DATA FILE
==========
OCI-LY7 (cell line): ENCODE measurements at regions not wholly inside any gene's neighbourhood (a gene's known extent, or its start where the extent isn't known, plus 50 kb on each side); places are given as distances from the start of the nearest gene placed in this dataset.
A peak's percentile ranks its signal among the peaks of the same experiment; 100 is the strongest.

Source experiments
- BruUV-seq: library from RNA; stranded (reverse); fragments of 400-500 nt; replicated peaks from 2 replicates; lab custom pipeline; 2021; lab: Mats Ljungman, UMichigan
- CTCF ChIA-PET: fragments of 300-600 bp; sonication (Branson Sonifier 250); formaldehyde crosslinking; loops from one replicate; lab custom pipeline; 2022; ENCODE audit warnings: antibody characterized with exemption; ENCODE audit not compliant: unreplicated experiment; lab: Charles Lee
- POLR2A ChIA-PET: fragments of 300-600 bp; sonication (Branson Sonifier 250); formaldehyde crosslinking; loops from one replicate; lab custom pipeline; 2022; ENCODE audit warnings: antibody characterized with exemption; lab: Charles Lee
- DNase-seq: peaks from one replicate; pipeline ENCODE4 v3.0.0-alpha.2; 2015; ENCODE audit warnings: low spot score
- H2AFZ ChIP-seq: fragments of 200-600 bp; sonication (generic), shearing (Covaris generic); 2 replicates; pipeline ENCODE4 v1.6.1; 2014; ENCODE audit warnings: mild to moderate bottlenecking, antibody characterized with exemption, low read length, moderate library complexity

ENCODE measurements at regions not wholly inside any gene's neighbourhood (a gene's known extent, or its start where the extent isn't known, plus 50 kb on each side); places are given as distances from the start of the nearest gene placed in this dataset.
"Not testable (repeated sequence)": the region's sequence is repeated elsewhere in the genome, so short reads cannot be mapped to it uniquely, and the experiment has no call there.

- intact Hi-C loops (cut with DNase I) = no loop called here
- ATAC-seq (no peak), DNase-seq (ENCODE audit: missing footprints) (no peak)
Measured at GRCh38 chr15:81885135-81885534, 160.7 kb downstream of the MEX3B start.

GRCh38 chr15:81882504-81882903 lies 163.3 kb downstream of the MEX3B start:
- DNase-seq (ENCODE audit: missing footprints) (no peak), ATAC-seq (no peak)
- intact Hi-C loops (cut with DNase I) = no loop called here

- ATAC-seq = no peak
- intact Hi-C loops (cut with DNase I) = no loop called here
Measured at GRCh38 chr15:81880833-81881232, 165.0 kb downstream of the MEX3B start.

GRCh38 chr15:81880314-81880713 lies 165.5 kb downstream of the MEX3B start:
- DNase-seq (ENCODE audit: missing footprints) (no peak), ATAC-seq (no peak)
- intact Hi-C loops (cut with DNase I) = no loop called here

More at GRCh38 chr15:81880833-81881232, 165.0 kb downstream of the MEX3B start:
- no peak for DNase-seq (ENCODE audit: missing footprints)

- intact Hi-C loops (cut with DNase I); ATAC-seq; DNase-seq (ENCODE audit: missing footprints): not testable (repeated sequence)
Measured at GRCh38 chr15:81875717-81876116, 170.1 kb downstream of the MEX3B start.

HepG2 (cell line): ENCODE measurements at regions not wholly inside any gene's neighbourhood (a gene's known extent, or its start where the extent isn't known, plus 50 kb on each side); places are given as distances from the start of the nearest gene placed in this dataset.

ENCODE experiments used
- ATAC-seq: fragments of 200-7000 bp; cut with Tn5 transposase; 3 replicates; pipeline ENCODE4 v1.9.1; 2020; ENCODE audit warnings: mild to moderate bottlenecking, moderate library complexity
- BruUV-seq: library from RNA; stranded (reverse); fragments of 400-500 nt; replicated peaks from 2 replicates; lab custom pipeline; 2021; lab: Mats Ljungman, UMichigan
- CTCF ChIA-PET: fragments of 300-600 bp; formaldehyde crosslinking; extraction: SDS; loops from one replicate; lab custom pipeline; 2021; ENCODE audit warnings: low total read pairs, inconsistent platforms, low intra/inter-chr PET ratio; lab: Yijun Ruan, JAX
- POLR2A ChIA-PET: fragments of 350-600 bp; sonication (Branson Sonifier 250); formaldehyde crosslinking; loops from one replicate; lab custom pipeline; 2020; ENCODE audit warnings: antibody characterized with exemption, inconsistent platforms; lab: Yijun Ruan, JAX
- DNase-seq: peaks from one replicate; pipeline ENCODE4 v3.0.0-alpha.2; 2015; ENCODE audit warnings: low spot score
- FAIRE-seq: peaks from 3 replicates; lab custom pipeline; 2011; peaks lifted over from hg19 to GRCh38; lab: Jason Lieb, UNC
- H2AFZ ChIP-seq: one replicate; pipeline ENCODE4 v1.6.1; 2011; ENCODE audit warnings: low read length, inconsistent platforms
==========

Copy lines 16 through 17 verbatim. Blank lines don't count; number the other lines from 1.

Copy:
- intact Hi-C loops (cut with DNase I) = no loop called here

- ATAC-seq = no peak